COVID-19 Drug Research Roundup
Below is a roundup of research activity on COVID-19 vaccines and treatments for the past week. To see last week’s column, click here.
Pfizer and BioNTech have begun a U.S. trial of COVID-19 vaccine candidates at the NYU Grossman School of Medicine and the University of Maryland School of Medicine. The phase 1/2 study will assess four mRNA vaccine hopefuls in one continuous trial that will involve 360 healthy subjects between 18 to 55 and 65 to 85 years of age.
Predictive Oncology is developing a COVID-19 vaccine using a novel nanoparticle vaccine platform. The company said its next move is to seek quotes for a phase 1 trial from CROs approved by the HHS’s Biomedical Advanced Research and Development Authority (BARDA).
Moderna is planning to begin phase 3 trials of its coronavirus vaccine by early summer, speeding up its original timeline that had the trials starting in the fall. The agency recently cleared a phase 2 trial for the vaccine candidate, mRNA-1273, which involves approximately 600 participants.
Montefiore Health System, Albert Einstein College of Medicine and NYU Langone have launched a clinical trial studying the effectiveness of convalescent plasma in COVID-19 patients. The trial will enroll 300 people that have COVID-19 respiratory symptoms, with half of them receiving a placebo.
CTI BioPharma has begun a phase 3 trial to evaluate its oral multikinase inhibitor pacritinib in patients hospitalized with severe COVID-19. The trial, which is expected to enroll patients in both the U.S. and Europe in May, will compare pacritinib plus the standard of care to placebo plus standard of care in 358 hospitalized patients.
London’s Guy’s and St. Thomas’ Hospital will run a trial of convalescent plasma for treating COVID-19. The treatment uses donated blood plasma from patients that have recovered from the virus and transfuses it into COVID-19 patients whose bodies are not making enough antibodies to fight the virus.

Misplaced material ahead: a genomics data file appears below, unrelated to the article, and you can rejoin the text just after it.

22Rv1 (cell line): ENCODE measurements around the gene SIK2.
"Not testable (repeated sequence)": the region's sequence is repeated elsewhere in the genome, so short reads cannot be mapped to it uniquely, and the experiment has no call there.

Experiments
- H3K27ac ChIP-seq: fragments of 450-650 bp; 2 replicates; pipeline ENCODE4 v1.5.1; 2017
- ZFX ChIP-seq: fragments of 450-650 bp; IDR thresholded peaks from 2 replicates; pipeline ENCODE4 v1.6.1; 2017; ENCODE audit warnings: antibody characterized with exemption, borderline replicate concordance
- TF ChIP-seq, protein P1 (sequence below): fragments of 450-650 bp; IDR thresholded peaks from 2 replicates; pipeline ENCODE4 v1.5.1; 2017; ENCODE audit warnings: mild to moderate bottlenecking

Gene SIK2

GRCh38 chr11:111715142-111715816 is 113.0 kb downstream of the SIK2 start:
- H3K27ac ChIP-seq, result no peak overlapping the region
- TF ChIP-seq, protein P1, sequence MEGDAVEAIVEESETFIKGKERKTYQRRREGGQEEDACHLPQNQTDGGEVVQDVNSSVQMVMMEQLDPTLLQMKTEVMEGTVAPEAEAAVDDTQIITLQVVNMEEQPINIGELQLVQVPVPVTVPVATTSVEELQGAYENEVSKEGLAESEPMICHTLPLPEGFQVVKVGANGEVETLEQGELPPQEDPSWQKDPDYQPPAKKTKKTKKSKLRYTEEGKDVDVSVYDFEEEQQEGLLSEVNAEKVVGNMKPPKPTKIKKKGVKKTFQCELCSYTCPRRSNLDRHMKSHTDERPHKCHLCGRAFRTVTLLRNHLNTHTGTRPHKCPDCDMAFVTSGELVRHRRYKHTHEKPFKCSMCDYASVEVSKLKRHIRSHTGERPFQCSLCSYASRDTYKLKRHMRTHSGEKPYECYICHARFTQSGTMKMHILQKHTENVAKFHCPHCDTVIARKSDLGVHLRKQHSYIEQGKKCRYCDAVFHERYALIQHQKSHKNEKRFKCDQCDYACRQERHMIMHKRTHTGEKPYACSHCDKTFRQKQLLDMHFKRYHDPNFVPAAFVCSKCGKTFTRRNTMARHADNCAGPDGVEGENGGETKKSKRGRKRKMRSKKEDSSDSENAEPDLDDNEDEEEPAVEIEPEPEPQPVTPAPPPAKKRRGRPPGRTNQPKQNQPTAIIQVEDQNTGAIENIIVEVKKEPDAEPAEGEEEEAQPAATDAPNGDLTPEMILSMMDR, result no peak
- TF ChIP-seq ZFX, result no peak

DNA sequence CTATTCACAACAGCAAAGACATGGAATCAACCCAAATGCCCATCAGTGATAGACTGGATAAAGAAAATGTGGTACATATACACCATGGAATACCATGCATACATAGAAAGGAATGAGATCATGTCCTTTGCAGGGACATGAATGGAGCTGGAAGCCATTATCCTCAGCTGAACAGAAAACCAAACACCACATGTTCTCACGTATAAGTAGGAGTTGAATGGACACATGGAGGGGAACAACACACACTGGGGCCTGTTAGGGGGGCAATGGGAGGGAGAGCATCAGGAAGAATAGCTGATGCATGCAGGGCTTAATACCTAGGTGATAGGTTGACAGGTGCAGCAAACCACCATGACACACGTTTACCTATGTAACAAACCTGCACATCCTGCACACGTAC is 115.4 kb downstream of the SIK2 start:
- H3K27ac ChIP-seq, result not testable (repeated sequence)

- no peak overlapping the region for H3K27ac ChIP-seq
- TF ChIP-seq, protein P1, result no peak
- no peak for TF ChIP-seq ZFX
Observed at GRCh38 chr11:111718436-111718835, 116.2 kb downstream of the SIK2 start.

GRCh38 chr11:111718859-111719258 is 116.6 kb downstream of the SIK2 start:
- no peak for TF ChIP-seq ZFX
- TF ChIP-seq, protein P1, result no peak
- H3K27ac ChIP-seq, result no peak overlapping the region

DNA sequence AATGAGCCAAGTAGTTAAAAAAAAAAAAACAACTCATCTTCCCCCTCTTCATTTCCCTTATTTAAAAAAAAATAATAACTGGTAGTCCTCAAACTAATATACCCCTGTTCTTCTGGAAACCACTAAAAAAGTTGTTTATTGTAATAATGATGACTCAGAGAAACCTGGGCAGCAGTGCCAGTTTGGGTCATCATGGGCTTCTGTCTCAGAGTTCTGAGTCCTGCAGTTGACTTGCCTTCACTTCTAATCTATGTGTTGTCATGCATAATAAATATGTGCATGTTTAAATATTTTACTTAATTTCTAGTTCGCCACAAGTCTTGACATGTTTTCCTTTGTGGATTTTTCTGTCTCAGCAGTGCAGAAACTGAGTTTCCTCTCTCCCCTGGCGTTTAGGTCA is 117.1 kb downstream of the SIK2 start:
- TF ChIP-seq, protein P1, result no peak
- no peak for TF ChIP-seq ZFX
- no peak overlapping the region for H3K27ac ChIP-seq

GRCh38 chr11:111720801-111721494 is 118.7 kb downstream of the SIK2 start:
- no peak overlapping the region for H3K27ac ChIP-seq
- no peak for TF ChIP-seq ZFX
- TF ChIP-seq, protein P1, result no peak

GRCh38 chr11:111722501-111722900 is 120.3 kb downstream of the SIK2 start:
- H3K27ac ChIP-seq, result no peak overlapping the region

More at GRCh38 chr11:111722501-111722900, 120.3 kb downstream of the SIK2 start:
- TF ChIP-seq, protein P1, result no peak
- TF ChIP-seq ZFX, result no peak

Glenmark Pharmaceuticals has received approval from the Indian government to conduct COVID-19 trials of the antiviral favipiravir, which is approved for treating influenza in Japan. The randomized study will have 150 mild-to-severe coronavirus patients.
Massachusetts General Hospital will conduct a trial of Mallinckrodt’s INOmax (nitric oxide) for treating low blood-oxygen levels in patients with severe COVID-19 lung complications. Mallinckrodt previously received Canadian approval for a trial of high-dose inhaled nitric oxide therapy to treat COVID-19 infections and associated lung complications.
Eli Lilly and Junshi Biosciences have teamed up to develop antibodies that can potentially prevent and/or treat COVID-19. Eli Lilly and Junshi plan to begin clinically testing the lead antibody, JS016, in the second quarter of this year.
Vir Biotechnology and Alnylam Pharmaceuticals have identified an investigational therapeutic, VIR-2703, as a possible COVID-19 treatment. The inhaled SARS-CoV-2-targeting small-interfering RNA (siRNA) blocks production of specific proteins and could prevent or treat a coronavirus infection.
Anixa Biosciences and OntoChem have identified a potential COVID-19 therapeutic agent and have advanced it to testing. The drug is designed to disrupt interaction of the virus’ endoribonuclease with a protein necessary for its replication.
Amgen said it has plans to test its blockbuster psoriasis drug Otezla (apremilast) as a possible coronavirus treatment. The company expects to begin trials of the drug in the coming weeks and is looking to study the drug in multiple scenarios. Amgen CEO Robert Bradway said the drug could help prevent respiratory stress in late-stage patients.
Incyte and Novartis plan to initiate another phase 3 COVID-19 trial of their JAK inhibitor Jakafi (ruxolitinib). The study will evaluate the drug in coronavirus patients on mechanical ventilation and ones who have acute respiratory distress syndrome. The two have already launched a trial of the drug on COVID-19 patients with cytokine storm.
Researchers at Royal Oak, Mich.’s Beaumont Hospital are enrolling patients in a phase 2 trial to evaluate a combination of naltrexone and ketamine as a COVID-19 treatment. The study is trying to determine if the combination can lessen the severity of symptoms by reducing inflammation.
CSL Behring Australia said it is currently developing an anti-coronavirus plasma product for potential use in Australia. The treatment, known as COVID-19 Immunoglobulin, is being designed for severely ill patients, particularly ones that are progressing toward being put on ventilation. It is being developed at the company’s advanced manufacturing site in Broadmeadows, Victoria.